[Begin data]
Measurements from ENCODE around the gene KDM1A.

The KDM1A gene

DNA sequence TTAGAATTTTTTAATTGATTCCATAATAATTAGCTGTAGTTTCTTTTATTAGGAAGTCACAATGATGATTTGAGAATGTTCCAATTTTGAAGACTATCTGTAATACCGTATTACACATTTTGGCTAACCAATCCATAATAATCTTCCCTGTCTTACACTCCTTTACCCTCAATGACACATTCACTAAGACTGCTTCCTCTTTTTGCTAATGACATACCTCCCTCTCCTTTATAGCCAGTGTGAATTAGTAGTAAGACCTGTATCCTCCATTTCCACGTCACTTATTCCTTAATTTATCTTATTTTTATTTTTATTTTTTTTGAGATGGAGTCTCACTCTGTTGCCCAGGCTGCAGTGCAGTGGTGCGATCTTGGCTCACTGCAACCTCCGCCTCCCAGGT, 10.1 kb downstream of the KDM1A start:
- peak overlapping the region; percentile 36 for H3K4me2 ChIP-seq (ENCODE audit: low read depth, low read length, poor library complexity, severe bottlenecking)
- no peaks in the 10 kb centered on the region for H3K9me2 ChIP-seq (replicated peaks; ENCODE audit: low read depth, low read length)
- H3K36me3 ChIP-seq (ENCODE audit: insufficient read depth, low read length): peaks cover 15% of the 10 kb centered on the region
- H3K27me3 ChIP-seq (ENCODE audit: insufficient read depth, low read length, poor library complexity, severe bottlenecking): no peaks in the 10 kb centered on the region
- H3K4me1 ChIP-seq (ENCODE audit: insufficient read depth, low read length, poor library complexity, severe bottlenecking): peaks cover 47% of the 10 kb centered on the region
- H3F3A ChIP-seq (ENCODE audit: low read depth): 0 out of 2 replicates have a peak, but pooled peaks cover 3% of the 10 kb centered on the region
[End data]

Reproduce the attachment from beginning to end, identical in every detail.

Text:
Measurements from ENCODE around the gene KDM1A.

The KDM1A gene

DNA sequence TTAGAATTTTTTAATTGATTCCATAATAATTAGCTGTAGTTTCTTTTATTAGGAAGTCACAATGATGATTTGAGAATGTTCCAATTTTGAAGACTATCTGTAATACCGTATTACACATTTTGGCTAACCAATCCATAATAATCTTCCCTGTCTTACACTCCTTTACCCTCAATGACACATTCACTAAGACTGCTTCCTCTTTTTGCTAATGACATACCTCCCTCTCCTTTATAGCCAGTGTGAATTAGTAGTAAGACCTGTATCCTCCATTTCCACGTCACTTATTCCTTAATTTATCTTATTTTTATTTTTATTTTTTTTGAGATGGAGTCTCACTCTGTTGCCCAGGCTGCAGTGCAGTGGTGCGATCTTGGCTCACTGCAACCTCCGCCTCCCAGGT, 10.1 kb downstream of the KDM1A start:
- peak overlapping the region; percentile 36 for H3K4me2 ChIP-seq (ENCODE audit: low read depth, low read length, poor library complexity, severe bottlenecking)
- no peaks in the 10 kb centered on the region for H3K9me2 ChIP-seq (replicated peaks; ENCODE audit: low read depth, low read length)
- H3K36me3 ChIP-seq (ENCODE audit: insufficient read depth, low read length): peaks cover 15% of the 10 kb centered on the region
- H3K27me3 ChIP-seq (ENCODE audit: insufficient read depth, low read length, poor library complexity, severe bottlenecking): no peaks in the 10 kb centered on the region
- H3K4me1 ChIP-seq (ENCODE audit: insufficient read depth, low read length, poor library complexity, severe bottlenecking): peaks cover 47% of the 10 kb centered on the region
- H3F3A ChIP-seq (ENCODE audit: low read depth): 0 out of 2 replicates have a peak, but pooled peaks cover 3% of the 10 kb centered on the region